62. 62. Interstitial lung disease • • • Reduced VC and EELV at rest - little room for an exercise-induced decline in EELV More dependent on an increase in breathing frequency (and flow) to increase ventilation. In those patients stopping exercise due to dyspnea – significant expiratory flow limitation – high EILV/TLC is present, • In patients stopping exercise due to a complaint of leg – No flow limitation was observed
  63. 63. Quick Comparison of FVLs
  64. 64. Congestive heart failure • Patients breathe at reduced lung volumes – secondary to increased respiratory drive and activation of expiratory muscles, or due to inspiratory muscle weakness. • Expiratory flow constraint
  65. 65. Obesity • Breathe at extremely low lung volumes at rest • During exercise despite significant room in the inspiratory reserve volume there is substantial expiratory flow limitation • Even though there is ventilatory reserve (VE/MVV), there is little room to increase the expiratory flow. NORMAL
  66. 66. Obesity
  67. 67. 7 Steps to interpret ventilatory & flow limitations
  68. 68. STEP1 • Check resting ventilation ~ 5-10LPM. • If not Why?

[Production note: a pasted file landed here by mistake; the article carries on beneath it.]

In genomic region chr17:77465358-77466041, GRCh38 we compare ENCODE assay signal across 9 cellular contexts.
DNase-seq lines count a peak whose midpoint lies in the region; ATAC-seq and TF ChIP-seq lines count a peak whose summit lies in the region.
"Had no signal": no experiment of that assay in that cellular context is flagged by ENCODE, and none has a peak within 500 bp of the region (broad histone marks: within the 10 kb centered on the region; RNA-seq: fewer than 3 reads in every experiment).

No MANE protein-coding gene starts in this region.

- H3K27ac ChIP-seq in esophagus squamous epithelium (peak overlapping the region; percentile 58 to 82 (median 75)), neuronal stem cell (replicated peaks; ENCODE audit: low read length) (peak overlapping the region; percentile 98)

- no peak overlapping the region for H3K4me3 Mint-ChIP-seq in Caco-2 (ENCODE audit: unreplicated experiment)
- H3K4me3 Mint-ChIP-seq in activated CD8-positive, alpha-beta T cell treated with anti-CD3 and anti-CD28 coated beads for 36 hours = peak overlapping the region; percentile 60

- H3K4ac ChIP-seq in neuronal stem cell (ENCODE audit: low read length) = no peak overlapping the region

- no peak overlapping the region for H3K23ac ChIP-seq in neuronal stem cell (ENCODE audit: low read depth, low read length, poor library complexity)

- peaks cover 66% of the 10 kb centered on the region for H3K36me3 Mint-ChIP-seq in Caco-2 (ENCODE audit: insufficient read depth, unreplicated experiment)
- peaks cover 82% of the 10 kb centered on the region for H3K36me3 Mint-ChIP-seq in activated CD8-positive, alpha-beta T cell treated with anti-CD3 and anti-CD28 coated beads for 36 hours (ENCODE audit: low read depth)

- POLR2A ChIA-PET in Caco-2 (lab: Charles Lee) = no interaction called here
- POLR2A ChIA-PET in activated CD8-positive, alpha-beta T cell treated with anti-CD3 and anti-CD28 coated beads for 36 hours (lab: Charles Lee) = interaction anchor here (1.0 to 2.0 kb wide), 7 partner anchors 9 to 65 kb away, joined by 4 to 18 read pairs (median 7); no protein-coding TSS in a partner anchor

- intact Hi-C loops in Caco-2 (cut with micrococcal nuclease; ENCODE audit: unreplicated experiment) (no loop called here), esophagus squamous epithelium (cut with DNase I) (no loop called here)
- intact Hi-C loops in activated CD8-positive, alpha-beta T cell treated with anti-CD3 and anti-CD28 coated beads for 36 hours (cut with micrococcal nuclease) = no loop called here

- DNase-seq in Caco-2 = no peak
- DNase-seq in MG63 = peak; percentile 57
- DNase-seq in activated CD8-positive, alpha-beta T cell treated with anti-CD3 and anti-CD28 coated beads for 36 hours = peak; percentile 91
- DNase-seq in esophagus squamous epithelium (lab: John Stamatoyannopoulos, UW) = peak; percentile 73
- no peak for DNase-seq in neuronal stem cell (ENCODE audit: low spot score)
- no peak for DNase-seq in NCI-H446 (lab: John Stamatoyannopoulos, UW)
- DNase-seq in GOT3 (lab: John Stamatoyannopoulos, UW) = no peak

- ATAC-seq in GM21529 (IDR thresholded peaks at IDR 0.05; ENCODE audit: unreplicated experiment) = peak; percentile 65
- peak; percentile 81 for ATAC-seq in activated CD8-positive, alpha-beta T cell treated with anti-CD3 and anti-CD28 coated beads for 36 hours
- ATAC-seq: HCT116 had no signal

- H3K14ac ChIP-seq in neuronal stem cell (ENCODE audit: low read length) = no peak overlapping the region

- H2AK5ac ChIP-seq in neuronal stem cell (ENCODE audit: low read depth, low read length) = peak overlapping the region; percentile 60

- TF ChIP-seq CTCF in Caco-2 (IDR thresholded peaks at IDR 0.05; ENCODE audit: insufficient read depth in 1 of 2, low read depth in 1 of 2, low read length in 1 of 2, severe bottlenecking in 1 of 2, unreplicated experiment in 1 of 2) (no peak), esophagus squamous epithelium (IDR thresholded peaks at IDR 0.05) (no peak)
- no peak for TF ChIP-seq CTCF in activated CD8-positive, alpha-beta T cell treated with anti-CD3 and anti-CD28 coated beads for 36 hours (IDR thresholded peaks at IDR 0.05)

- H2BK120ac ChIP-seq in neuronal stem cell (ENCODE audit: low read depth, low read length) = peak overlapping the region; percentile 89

69. 69. STEP 2 • Did MV increase appropriately with work load? • Remember – MV increases linearly with work load till AT then the slope increases a bit
  70. 70. STEP 3 • Was VEmax<70% of MVV or expected MVV? • Was absolute difference >10-15LPM? • If yes  ventilatory reserve is present • If not  ventilatory limitation is unlikely
  71. 71. STEP 4 • Did VT increase to 50-60% of VC? • If not  why? • Was increased RR primarily responsible for increased VE? – If yes  suspect restrictive ventilatory pattern
  72. 72. STEP 5 • Is there a flow limitation ? • Is it expiratory, inspiratory or both? • To what extent? • Remember: these can be present even if VEmax<70% of MVV
  73. 73. STEP 6 • Did VD/VT decrease appropriately? • If not  increased dead space ventilation or inability to increase VT • You can also look at ṼE/VCO2 at Anaerobic threshold which can be > 34L/L
  74. 74. STEP 7 • What was the reason to stop exercise? – Chest pain – Dyspnea – Leg fatigue • Was this consistent with the pattern of ventilation observed?
  75. 75. Thank you
  76. 76. References • ‘Manual of Pulmonary function test’ by Gregg Ruppel, 8th edition, Mosby Publisher. • Ofir D, Laveneziana P, Webb KA, O'Donnell DE. Ventilatory and perceptual responses to cycle exercise in obese women. J Appl Physiol. 2007 Jun;102(6):221726. • Johnson BD, Weisman IM, Zeballos RJ, Beck KC. Emerging concepts in the evaluation of ventilatory limitation during exercise: the exercise tidal flow-volume loop.Chest. 1999 Aug;116(2):488-503 • ATS/ACCP Statement on cardiopulmonary exercise testing. American Thoracic Society; American College of Chest Physicians. Am J Respir Crit Care Med. 2003 Jan 15;167(2):211-77 • K Albouaini, M Egred, A Alahmar, et al. Cardiopulmonary exercise testing and its Application. Heart 2007 93: 1285-1292